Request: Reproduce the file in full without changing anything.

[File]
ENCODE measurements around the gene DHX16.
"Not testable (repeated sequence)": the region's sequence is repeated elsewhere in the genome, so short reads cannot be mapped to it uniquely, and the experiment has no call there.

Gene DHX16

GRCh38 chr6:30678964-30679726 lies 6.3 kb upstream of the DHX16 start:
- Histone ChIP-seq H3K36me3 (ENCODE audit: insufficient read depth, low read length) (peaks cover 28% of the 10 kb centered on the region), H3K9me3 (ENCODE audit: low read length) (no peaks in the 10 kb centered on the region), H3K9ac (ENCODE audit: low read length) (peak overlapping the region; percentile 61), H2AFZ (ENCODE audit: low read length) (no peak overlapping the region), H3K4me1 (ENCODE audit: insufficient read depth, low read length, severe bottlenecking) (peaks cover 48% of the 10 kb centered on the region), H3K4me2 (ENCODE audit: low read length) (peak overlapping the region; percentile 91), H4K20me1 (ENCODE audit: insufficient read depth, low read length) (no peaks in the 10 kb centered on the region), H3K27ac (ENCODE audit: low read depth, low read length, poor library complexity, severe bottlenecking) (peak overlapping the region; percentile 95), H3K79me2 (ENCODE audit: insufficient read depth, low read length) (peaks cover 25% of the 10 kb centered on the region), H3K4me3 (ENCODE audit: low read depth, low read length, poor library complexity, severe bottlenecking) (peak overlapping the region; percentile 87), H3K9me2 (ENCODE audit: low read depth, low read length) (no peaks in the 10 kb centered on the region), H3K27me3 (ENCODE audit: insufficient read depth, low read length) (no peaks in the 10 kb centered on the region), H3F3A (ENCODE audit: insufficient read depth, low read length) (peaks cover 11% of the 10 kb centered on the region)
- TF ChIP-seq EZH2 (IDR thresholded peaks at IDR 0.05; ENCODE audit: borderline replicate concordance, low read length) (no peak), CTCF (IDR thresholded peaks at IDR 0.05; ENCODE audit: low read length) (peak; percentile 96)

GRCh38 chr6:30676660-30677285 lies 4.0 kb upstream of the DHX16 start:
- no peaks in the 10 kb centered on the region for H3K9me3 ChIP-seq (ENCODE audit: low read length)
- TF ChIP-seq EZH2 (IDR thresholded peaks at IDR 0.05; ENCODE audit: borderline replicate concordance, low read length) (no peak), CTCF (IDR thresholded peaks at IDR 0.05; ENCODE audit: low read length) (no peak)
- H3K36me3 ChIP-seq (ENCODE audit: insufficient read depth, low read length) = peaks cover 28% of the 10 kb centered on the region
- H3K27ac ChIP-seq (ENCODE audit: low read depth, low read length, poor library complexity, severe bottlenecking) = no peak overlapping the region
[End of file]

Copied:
ENCODE measurements around the gene DHX16.
"Not testable (repeated sequence)": the region's sequence is repeated elsewhere in the genome, so short reads cannot be mapped to it uniquely, and the experiment has no call there.

Gene DHX16

GRCh38 chr6:30678964-30679726 lies 6.3 kb upstream of the DHX16 start:
- Histone ChIP-seq H3K36me3 (ENCODE audit: insufficient read depth, low read length) (peaks cover 28% of the 10 kb centered on the region), H3K9me3 (ENCODE audit: low read length) (no peaks in the 10 kb centered on the region), H3K9ac (ENCODE audit: low read length) (peak overlapping the region; percentile 61), H2AFZ (ENCODE audit: low read length) (no peak overlapping the region), H3K4me1 (ENCODE audit: insufficient read depth, low read length, severe bottlenecking) (peaks cover 48% of the 10 kb centered on the region), H3K4me2 (ENCODE audit: low read length) (peak overlapping the region; percentile 91), H4K20me1 (ENCODE audit: insufficient read depth, low read length) (no peaks in the 10 kb centered on the region), H3K27ac (ENCODE audit: low read depth, low read length, poor library complexity, severe bottlenecking) (peak overlapping the region; percentile 95), H3K79me2 (ENCODE audit: insufficient read depth, low read length) (peaks cover 25% of the 10 kb centered on the region), H3K4me3 (ENCODE audit: low read depth, low read length, poor library complexity, severe bottlenecking) (peak overlapping the region; percentile 87), H3K9me2 (ENCODE audit: low read depth, low read length) (no peaks in the 10 kb centered on the region), H3K27me3 (ENCODE audit: insufficient read depth, low read length) (no peaks in the 10 kb centered on the region), H3F3A (ENCODE audit: insufficient read depth, low read length) (peaks cover 11% of the 10 kb centered on the region)
- TF ChIP-seq EZH2 (IDR thresholded peaks at IDR 0.05; ENCODE audit: borderline replicate concordance, low read length) (no peak), CTCF (IDR thresholded peaks at IDR 0.05; ENCODE audit: low read length) (peak; percentile 96)

GRCh38 chr6:30676660-30677285 lies 4.0 kb upstream of the DHX16 start:
- no peaks in the 10 kb centered on the region for H3K9me3 ChIP-seq (ENCODE audit: low read length)
- TF ChIP-seq EZH2 (IDR thresholded peaks at IDR 0.05; ENCODE audit: borderline replicate concordance, low read length) (no peak), CTCF (IDR thresholded peaks at IDR 0.05; ENCODE audit: low read length) (no peak)
- H3K36me3 ChIP-seq (ENCODE audit: insufficient read depth, low read length) = peaks cover 28% of the 10 kb centered on the region
- H3K27ac ChIP-seq (ENCODE audit: low read depth, low read length, poor library complexity, severe bottlenecking) = no peak overlapping the region